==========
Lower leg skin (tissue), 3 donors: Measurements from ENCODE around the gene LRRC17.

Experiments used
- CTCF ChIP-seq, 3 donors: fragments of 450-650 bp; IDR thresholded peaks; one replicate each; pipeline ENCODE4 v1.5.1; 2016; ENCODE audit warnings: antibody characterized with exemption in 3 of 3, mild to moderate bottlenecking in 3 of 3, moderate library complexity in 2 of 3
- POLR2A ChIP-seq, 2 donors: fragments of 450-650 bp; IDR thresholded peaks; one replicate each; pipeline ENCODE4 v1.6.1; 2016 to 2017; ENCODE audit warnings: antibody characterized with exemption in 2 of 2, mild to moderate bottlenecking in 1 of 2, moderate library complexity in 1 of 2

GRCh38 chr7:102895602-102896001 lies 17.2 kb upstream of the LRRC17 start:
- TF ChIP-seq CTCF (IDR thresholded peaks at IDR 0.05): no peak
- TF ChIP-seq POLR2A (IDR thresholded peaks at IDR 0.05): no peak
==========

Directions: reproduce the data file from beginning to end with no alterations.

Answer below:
Lower leg skin (tissue), 3 donors: Measurements from ENCODE around the gene LRRC17.

Experiments used
- CTCF ChIP-seq, 3 donors: fragments of 450-650 bp; IDR thresholded peaks; one replicate each; pipeline ENCODE4 v1.5.1; 2016; ENCODE audit warnings: antibody characterized with exemption in 3 of 3, mild to moderate bottlenecking in 3 of 3, moderate library complexity in 2 of 3
- POLR2A ChIP-seq, 2 donors: fragments of 450-650 bp; IDR thresholded peaks; one replicate each; pipeline ENCODE4 v1.6.1; 2016 to 2017; ENCODE audit warnings: antibody characterized with exemption in 2 of 2, mild to moderate bottlenecking in 1 of 2, moderate library complexity in 1 of 2

GRCh38 chr7:102895602-102896001 lies 17.2 kb upstream of the LRRC17 start:
- TF ChIP-seq CTCF (IDR thresholded peaks at IDR 0.05): no peak
- TF ChIP-seq POLR2A (IDR thresholded peaks at IDR 0.05): no peak